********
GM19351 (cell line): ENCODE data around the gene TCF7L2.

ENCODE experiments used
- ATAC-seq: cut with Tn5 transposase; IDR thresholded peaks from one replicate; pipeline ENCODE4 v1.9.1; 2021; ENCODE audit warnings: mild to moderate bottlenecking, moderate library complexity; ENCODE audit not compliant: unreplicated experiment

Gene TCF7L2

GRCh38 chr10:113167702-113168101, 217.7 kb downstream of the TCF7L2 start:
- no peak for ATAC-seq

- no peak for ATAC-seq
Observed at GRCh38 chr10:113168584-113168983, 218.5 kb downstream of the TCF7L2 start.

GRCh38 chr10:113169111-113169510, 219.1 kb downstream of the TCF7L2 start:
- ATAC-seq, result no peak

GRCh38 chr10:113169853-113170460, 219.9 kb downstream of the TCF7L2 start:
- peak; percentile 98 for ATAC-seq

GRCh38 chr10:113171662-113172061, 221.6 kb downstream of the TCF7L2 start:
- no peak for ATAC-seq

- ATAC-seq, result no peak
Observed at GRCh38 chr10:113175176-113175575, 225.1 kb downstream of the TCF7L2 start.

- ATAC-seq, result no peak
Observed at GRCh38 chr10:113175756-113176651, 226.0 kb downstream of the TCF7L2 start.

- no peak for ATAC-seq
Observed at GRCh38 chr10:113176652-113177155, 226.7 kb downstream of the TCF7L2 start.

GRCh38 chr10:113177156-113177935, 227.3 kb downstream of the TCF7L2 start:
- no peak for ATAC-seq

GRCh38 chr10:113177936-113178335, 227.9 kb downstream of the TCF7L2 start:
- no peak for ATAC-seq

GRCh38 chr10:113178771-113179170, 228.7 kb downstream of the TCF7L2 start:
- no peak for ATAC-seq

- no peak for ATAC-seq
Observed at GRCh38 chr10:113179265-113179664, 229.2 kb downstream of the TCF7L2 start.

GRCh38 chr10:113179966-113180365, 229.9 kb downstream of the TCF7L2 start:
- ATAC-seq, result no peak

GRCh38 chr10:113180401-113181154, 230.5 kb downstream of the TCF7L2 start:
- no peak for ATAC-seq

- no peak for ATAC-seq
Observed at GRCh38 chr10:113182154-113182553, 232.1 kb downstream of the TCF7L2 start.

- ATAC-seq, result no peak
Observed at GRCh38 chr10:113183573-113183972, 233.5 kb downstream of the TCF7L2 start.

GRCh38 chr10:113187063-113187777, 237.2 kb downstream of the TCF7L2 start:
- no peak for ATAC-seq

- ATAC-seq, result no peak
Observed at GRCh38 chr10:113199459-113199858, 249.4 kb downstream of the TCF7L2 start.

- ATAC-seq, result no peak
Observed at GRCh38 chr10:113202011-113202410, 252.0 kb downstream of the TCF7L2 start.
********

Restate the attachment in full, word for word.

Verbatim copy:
GM19351 (cell line): ENCODE data around the gene TCF7L2.

ENCODE experiments used
- ATAC-seq: cut with Tn5 transposase; IDR thresholded peaks from one replicate; pipeline ENCODE4 v1.9.1; 2021; ENCODE audit warnings: mild to moderate bottlenecking, moderate library complexity; ENCODE audit not compliant: unreplicated experiment

Gene TCF7L2

GRCh38 chr10:113167702-113168101, 217.7 kb downstream of the TCF7L2 start:
- no peak for ATAC-seq

- no peak for ATAC-seq
Observed at GRCh38 chr10:113168584-113168983, 218.5 kb downstream of the TCF7L2 start.

GRCh38 chr10:113169111-113169510, 219.1 kb downstream of the TCF7L2 start:
- ATAC-seq, result no peak

GRCh38 chr10:113169853-113170460, 219.9 kb downstream of the TCF7L2 start:
- peak; percentile 98 for ATAC-seq

GRCh38 chr10:113171662-113172061, 221.6 kb downstream of the TCF7L2 start:
- no peak for ATAC-seq

- ATAC-seq, result no peak
Observed at GRCh38 chr10:113175176-113175575, 225.1 kb downstream of the TCF7L2 start.

- ATAC-seq, result no peak
Observed at GRCh38 chr10:113175756-113176651, 226.0 kb downstream of the TCF7L2 start.

- no peak for ATAC-seq
Observed at GRCh38 chr10:113176652-113177155, 226.7 kb downstream of the TCF7L2 start.

GRCh38 chr10:113177156-113177935, 227.3 kb downstream of the TCF7L2 start:
- no peak for ATAC-seq

GRCh38 chr10:113177936-113178335, 227.9 kb downstream of the TCF7L2 start:
- no peak for ATAC-seq

GRCh38 chr10:113178771-113179170, 228.7 kb downstream of the TCF7L2 start:
- no peak for ATAC-seq

- no peak for ATAC-seq
Observed at GRCh38 chr10:113179265-113179664, 229.2 kb downstream of the TCF7L2 start.

GRCh38 chr10:113179966-113180365, 229.9 kb downstream of the TCF7L2 start:
- ATAC-seq, result no peak

GRCh38 chr10:113180401-113181154, 230.5 kb downstream of the TCF7L2 start:
- no peak for ATAC-seq

- no peak for ATAC-seq
Observed at GRCh38 chr10:113182154-113182553, 232.1 kb downstream of the TCF7L2 start.

- ATAC-seq, result no peak
Observed at GRCh38 chr10:113183573-113183972, 233.5 kb downstream of the TCF7L2 start.

GRCh38 chr10:113187063-113187777, 237.2 kb downstream of the TCF7L2 start:
- no peak for ATAC-seq

- ATAC-seq, result no peak
Observed at GRCh38 chr10:113199459-113199858, 249.4 kb downstream of the TCF7L2 start.

- ATAC-seq, result no peak
Observed at GRCh38 chr10:113202011-113202410, 252.0 kb downstream of the TCF7L2 start.